The Origin of Organisational Routines: Dispositions of Founding Entrepreneurs

22 Pages Posted: 4 Jan 2016

See all articles by Denise Dollimore

Denise Dollimore

University of Hertfordshire - Business School

Date Written: January 5, 2016


Using an evolutionary approach that conceives of habits and routines as social replicators and their transmission and transformation explained through the mechanisms of variation, selection and retention, this longitudinal study explains the origin of organisational routines by investigating the habits and dispositions of founding entrepreneurs. Findings show that historic and acquired habits play a significant role in shaping routines in fledgling organisations. Founders vary markedly in their capacity to change habits of thought and negotiate new routines. Consistent with recent research in psychology on cognitive interventions, the more successful entrepreneurs were those most aware of and prepared to change their mind-set. Implications for policy makers suggest timely well-targeted entrepreneurship training on cognitive maps and the mind of the strategist. These findings shed new light on the origins question and contribute to the development of an evolutionary framework for management and organisation studies.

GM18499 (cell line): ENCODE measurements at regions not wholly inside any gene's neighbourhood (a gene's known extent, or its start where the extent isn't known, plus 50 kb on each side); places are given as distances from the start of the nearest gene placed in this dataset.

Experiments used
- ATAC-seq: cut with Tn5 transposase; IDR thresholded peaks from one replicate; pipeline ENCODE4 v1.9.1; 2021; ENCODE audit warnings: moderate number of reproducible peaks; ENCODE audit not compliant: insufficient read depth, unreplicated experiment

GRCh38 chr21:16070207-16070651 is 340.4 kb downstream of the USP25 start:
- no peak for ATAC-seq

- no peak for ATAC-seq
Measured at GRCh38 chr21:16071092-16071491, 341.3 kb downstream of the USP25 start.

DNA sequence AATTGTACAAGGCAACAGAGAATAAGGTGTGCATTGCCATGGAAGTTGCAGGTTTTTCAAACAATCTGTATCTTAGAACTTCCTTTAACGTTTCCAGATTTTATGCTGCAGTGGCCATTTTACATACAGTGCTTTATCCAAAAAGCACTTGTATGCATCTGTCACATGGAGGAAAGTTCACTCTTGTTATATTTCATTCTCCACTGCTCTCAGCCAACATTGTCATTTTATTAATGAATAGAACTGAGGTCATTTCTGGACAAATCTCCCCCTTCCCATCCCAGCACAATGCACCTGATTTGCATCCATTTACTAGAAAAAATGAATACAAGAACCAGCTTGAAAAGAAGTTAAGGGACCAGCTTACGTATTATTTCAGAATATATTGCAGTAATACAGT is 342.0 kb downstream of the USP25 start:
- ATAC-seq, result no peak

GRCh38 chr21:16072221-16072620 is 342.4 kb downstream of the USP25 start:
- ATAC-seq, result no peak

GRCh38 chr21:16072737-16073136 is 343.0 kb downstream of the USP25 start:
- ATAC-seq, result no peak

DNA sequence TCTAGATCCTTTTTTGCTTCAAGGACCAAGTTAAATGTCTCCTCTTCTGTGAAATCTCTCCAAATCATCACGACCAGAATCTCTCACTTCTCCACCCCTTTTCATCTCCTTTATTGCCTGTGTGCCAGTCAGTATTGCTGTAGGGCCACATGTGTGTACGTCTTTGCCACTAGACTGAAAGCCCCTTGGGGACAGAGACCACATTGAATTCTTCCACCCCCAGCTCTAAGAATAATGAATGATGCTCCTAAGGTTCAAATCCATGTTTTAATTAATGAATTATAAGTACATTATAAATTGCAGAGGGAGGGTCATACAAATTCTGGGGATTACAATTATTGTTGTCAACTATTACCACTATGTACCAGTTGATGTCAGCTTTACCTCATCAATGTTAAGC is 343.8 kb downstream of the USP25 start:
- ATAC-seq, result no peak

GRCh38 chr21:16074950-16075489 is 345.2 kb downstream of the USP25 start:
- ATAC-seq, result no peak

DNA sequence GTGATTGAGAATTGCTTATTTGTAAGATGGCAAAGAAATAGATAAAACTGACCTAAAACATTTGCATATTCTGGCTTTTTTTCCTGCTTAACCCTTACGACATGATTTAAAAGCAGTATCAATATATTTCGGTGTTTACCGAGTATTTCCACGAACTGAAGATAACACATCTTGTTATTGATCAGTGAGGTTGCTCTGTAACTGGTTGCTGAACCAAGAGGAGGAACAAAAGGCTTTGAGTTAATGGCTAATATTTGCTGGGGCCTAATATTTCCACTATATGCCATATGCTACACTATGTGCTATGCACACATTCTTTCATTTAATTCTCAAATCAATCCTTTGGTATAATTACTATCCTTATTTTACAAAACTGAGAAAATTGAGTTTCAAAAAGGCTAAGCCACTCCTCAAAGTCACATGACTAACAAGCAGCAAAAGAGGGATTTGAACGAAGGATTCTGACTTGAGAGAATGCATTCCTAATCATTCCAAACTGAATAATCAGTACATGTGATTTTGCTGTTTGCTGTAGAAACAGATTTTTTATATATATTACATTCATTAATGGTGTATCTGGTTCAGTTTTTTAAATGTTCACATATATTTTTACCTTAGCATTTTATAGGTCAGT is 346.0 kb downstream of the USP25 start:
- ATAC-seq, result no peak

Keywords: Evolutionary, habits, routines, replication, knowledge transfer, entrepreneur, mind-set

JEL Classification: A11, A12, B15, B25, B41, B49

Suggested Citation

Dollimore, Denise, The Origin of Organisational Routines: Dispositions of Founding Entrepreneurs (January 5, 2016). Available at SSRN: or

Denise Dollimore (Contact Author)

University of Hertfordshire - Business School ( email )

College Lane
Hatfield, Hertfordshire Al10 9AB
United Kingdom

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